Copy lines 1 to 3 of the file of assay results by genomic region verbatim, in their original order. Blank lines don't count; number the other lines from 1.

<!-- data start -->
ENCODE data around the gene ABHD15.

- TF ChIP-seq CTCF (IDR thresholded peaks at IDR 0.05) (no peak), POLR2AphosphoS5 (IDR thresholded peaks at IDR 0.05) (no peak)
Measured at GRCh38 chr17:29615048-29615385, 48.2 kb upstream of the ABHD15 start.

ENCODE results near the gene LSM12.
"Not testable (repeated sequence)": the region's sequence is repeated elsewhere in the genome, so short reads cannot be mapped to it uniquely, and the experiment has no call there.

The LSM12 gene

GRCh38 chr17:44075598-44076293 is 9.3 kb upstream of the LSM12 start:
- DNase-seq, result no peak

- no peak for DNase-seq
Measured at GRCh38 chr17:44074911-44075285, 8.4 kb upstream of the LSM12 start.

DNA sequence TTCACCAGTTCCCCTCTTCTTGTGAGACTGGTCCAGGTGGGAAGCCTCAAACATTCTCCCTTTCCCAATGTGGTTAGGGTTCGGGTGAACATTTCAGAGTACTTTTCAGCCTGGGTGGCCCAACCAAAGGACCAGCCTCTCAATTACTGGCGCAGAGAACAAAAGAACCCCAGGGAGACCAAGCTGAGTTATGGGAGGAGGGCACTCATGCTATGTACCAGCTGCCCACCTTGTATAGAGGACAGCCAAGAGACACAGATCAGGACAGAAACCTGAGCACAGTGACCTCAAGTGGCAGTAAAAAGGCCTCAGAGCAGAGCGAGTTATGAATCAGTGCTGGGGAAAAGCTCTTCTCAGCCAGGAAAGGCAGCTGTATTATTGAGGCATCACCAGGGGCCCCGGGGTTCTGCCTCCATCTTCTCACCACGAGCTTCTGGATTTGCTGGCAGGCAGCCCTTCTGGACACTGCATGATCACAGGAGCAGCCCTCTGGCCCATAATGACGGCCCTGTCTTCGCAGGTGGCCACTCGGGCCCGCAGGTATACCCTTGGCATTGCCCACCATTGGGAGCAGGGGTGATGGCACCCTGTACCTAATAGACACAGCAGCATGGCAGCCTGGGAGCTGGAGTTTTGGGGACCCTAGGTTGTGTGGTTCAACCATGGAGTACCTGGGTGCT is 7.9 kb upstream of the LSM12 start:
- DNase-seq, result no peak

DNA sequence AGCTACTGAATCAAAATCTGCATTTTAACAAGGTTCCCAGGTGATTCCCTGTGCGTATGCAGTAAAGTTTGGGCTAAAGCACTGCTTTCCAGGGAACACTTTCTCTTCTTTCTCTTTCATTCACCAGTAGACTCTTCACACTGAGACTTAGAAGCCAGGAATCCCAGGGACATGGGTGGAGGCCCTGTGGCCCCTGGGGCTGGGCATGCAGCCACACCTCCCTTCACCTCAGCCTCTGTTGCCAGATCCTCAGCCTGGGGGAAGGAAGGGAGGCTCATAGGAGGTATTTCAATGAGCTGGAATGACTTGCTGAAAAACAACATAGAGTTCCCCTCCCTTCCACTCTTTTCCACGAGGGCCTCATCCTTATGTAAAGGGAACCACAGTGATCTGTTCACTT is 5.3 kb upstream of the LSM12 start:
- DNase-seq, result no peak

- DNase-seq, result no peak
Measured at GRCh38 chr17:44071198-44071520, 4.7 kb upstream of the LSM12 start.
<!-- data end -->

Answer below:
ENCODE data around the gene ABHD15.

- TF ChIP-seq CTCF (IDR thresholded peaks at IDR 0.05) (no peak), POLR2AphosphoS5 (IDR thresholded peaks at IDR 0.05) (no peak)
Measured at GRCh38 chr17:29615048-29615385, 48.2 kb upstream of the ABHD15 start.